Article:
Aida Al-Kaisy

9th April 2018


Journalists in Jordan fear that government plans to revise the country’s Cybercrimes law are simply a means to crack down on the media.

The revisions, proposed by Jordan’s Legislation and Opinion Bureau to the 2015 Cybercrimes law, attempt to define hate speech. The amendments recommend the criminalisation of online hate speech, based on a very sweeping meaning of the term, which could lead to harsh penalties and extortionate fines.

One cartoonist accused of “hate crimes” has already been shot dead on the steps of the courtroom where he was due to stand trial. Nahed Hattar, was assassinated in September 2016, by a member of the public outside the courtroom in which he was standing trial for the crime of ‘inciting sectarian strife and racism’ for a cartoon he had shared portraying dead jihadist Abu Saleh giving orders to God.

Despite issuing an apology for causing any insult and a full explanation of the cartoon as a critique of terrorism rather than Islam, the Jordanian government went ahead with the prosecution.

While a date for Parliamentary debate of the amendments to the Cybercrimes law is still to be confirmed, many journalists in Jordan are alarmed by the hate speech amendment and the harm they believe it will bring. And it may have regional consequences.

As in many other countries of the Middle East, Jordan has an increasingly complex and draconian legislative environment governing the media, which has seen numerous journalists wrongly accused and even imprisoned.

Reem Al–Masri, the internet governance and digital rights editor for Jordanian website 7iber told the Committee to Protect Journalists, “The state charged Hattar with blasphemy for sharing a cartoon, thus playing a role in positioning him as a criminal and creating an environment where calls inciting to his murder were tolerated. If the state had been serious about reducing damages caused by hate speech, it should have gone after the speech that eventually led to his crime, rather than after the solution that got them popular support. None of those who directly called for Hattar’s murder were prosecuted.”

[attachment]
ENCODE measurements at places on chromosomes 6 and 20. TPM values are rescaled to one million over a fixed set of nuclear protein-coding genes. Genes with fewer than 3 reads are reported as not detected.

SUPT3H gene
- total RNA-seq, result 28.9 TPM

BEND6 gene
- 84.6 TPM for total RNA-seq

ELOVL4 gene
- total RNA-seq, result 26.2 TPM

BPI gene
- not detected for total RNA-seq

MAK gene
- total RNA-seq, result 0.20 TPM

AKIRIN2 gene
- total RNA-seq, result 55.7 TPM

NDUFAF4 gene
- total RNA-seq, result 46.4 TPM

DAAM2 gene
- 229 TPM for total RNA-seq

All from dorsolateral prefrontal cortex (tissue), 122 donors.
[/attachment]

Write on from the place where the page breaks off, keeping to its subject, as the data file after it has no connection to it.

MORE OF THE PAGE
Jordan is not alone in the region for its use of Cybercrimes laws in order to stifle freedom of the press under the guise of cracking down on hate speech and protecting citizens. Similar laws in countries such as the UAE, Lebanon and the Occupied Palestinian Territories are being put to effect. A lack of agreement over what constitutes hate speech across the region, even globally, is seeing more governments turn to counter-terrorism legislation as a means of suppressing the media and activists worldwide.

The difficulties in defining and identifying hate speech in the media have been recognised by the Ethical Journalism Network. The EJN five-point test has been developed in order to provide journalists, policymakers and legislators with a tool kit that will enable them to make more informed decisions about how to recognise and approach hate speech.

The EJN has developed a programme of work aimed at supporting journalists working in the Middle East and North Africa through the creation and facilitation of the Arab Media Hub Against Hate Speech. A number of events over the last three years have brought together media practitioners, CSOs and academics to discuss best practice to address hate speech in the region. A series of meetings and seminars held in Lebanon, Egypt and Jordan have explored possibilities to challenge hate speech across the Arab media.

Photo by Yazan Obeidat on Unsplash

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